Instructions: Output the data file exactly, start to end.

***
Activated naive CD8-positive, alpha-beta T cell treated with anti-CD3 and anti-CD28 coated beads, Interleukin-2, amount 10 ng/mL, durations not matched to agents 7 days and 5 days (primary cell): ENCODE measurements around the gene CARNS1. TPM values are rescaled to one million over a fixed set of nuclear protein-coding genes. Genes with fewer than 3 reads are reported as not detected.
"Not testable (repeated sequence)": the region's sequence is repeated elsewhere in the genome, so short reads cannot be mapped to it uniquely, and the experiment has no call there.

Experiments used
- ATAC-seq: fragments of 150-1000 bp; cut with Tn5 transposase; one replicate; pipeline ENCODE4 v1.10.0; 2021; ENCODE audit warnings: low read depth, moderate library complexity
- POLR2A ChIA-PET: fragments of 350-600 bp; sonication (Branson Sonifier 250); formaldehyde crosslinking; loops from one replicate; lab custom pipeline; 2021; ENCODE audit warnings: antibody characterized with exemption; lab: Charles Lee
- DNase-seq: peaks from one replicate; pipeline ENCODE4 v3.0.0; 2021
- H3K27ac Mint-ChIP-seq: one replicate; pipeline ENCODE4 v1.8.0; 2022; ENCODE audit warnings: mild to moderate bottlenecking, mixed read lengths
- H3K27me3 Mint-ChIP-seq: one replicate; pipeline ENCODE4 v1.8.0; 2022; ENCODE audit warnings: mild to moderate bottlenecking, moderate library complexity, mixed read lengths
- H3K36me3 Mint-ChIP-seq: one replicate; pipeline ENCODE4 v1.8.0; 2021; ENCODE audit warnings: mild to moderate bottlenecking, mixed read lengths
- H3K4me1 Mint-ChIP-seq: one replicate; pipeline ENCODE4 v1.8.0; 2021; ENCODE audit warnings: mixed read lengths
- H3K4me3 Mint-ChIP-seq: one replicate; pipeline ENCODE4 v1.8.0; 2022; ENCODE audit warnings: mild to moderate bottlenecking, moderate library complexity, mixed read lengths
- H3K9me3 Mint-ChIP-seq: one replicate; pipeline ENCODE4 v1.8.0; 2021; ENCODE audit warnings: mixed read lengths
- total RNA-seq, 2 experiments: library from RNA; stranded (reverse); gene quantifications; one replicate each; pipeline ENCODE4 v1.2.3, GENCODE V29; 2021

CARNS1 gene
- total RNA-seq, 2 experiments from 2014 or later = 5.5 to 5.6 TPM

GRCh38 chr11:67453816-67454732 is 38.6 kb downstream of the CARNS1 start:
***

Activated naive CD8-positive, alpha-beta T cell treated with anti-CD3 and anti-CD28 coated beads, Interleukin-2, amount 10 ng/mL, durations not matched to agents 7 days and 5 days (primary cell): ENCODE measurements around the gene CARNS1. TPM values are rescaled to one million over a fixed set of nuclear protein-coding genes. Genes with fewer than 3 reads are reported as not detected.
"Not testable (repeated sequence)": the region's sequence is repeated elsewhere in the genome, so short reads cannot be mapped to it uniquely, and the experiment has no call there.

Experiments used
- ATAC-seq: fragments of 150-1000 bp; cut with Tn5 transposase; one replicate; pipeline ENCODE4 v1.10.0; 2021; ENCODE audit warnings: low read depth, moderate library complexity
- POLR2A ChIA-PET: fragments of 350-600 bp; sonication (Branson Sonifier 250); formaldehyde crosslinking; loops from one replicate; lab custom pipeline; 2021; ENCODE audit warnings: antibody characterized with exemption; lab: Charles Lee
- DNase-seq: peaks from one replicate; pipeline ENCODE4 v3.0.0; 2021
- H3K27ac Mint-ChIP-seq: one replicate; pipeline ENCODE4 v1.8.0; 2022; ENCODE audit warnings: mild to moderate bottlenecking, mixed read lengths
- H3K27me3 Mint-ChIP-seq: one replicate; pipeline ENCODE4 v1.8.0; 2022; ENCODE audit warnings: mild to moderate bottlenecking, moderate library complexity, mixed read lengths
- H3K36me3 Mint-ChIP-seq: one replicate; pipeline ENCODE4 v1.8.0; 2021; ENCODE audit warnings: mild to moderate bottlenecking, mixed read lengths
- H3K4me1 Mint-ChIP-seq: one replicate; pipeline ENCODE4 v1.8.0; 2021; ENCODE audit warnings: mixed read lengths
- H3K4me3 Mint-ChIP-seq: one replicate; pipeline ENCODE4 v1.8.0; 2022; ENCODE audit warnings: mild to moderate bottlenecking, moderate library complexity, mixed read lengths
- H3K9me3 Mint-ChIP-seq: one replicate; pipeline ENCODE4 v1.8.0; 2021; ENCODE audit warnings: mixed read lengths
- total RNA-seq, 2 experiments: library from RNA; stranded (reverse); gene quantifications; one replicate each; pipeline ENCODE4 v1.2.3, GENCODE V29; 2021

CARNS1 gene
- total RNA-seq, 2 experiments from 2014 or later = 5.5 to 5.6 TPM

GRCh38 chr11:67453816-67454732 is 38.6 kb downstream of the CARNS1 start: